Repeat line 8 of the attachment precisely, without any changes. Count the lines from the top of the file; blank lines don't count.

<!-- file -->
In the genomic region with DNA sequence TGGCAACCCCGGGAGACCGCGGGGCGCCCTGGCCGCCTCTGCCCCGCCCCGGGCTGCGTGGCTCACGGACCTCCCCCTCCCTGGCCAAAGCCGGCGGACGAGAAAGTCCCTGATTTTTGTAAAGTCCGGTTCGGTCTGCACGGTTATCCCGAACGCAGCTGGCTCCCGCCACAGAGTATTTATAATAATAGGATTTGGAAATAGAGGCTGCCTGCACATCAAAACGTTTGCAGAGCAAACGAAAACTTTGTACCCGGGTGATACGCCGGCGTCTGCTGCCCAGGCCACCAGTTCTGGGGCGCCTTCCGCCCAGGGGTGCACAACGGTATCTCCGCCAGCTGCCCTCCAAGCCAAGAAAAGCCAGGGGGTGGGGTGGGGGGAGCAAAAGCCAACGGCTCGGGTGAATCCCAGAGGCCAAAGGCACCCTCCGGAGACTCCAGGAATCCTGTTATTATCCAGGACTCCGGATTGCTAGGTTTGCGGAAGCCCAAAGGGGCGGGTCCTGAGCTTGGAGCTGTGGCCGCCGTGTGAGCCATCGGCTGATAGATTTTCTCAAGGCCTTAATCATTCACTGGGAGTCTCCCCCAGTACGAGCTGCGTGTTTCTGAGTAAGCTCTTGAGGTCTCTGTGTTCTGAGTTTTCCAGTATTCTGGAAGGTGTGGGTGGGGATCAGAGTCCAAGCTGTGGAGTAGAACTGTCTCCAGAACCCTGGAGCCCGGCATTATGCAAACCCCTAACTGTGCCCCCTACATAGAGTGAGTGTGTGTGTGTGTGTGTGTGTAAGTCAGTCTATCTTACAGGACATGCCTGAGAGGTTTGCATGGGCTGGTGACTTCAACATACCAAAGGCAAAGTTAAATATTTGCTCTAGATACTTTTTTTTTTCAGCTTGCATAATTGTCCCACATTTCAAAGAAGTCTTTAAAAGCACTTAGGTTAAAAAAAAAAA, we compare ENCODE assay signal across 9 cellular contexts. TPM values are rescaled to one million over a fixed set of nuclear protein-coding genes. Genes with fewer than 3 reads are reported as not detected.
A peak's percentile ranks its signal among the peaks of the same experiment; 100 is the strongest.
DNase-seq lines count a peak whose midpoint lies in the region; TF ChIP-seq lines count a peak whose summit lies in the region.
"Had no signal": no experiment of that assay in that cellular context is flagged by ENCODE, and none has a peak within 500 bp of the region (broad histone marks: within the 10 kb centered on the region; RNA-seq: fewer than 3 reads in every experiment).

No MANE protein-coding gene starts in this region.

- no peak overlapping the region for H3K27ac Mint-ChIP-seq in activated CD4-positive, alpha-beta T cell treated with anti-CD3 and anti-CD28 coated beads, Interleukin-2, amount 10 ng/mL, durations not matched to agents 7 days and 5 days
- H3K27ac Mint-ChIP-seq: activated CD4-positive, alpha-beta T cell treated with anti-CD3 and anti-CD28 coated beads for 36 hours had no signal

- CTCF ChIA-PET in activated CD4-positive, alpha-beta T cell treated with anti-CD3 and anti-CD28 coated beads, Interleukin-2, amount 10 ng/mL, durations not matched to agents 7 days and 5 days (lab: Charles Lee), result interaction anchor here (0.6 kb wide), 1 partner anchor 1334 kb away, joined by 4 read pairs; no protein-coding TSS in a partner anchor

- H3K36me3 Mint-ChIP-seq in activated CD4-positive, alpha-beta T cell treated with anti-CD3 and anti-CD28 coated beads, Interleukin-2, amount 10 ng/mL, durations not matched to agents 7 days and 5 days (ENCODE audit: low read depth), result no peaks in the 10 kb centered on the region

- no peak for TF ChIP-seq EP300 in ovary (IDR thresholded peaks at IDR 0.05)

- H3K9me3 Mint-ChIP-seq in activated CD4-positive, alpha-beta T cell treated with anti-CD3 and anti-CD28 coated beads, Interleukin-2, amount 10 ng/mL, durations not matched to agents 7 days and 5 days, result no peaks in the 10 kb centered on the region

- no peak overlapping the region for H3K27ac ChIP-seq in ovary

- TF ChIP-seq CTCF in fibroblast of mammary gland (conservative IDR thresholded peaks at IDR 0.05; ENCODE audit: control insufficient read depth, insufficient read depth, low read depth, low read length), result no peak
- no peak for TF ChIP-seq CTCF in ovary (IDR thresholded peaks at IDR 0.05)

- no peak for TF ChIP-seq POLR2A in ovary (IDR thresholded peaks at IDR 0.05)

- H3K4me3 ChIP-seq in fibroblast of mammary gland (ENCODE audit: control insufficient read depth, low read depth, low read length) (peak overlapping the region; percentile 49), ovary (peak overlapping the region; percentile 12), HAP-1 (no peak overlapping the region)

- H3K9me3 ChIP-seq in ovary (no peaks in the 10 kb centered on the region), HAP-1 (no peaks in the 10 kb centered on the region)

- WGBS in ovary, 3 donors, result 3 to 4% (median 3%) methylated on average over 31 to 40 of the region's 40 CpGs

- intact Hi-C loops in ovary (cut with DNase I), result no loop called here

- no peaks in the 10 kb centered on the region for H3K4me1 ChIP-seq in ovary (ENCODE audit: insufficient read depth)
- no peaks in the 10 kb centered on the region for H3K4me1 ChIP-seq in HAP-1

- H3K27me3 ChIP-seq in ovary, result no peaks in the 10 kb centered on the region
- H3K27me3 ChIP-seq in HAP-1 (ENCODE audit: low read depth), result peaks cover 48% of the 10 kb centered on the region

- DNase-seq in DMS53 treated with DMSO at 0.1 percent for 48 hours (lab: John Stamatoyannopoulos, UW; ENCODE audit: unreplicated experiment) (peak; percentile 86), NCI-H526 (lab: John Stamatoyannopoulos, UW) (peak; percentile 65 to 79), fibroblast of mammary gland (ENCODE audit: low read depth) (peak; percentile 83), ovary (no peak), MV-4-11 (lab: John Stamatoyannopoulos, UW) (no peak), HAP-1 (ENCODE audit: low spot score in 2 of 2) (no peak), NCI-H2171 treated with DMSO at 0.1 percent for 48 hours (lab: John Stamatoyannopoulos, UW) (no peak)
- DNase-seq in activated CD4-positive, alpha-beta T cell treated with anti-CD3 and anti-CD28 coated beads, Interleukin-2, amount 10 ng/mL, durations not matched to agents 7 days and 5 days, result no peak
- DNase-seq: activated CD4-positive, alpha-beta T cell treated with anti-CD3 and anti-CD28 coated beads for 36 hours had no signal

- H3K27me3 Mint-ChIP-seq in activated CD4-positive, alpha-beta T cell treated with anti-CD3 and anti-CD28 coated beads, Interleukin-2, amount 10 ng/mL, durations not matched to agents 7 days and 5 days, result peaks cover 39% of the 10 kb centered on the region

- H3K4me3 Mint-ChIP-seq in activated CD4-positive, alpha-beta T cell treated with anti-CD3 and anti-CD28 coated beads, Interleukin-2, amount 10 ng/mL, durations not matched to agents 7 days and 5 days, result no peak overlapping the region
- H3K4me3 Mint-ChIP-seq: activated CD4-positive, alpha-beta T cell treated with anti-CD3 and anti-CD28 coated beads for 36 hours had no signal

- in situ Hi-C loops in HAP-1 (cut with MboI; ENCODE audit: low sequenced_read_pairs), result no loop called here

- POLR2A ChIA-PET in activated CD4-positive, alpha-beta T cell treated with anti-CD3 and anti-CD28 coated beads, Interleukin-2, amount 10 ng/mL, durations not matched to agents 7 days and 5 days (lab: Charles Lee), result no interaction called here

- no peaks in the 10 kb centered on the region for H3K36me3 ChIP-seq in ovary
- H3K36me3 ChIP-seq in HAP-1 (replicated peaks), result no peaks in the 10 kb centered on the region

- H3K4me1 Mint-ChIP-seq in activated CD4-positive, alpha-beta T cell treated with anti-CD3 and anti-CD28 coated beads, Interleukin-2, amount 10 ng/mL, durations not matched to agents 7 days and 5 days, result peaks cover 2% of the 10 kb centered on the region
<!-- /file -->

- CTCF ChIA-PET in activated CD4-positive, alpha-beta T cell treated with anti-CD3 and anti-CD28 coated beads, Interleukin-2, amount 10 ng/mL, durations not matched to agents 7 days and 5 days (lab: Charles Lee), result interaction anchor here (0.6 kb wide), 1 partner anchor 1334 kb away, joined by 4 read pairs; no protein-coding TSS in a partner anchor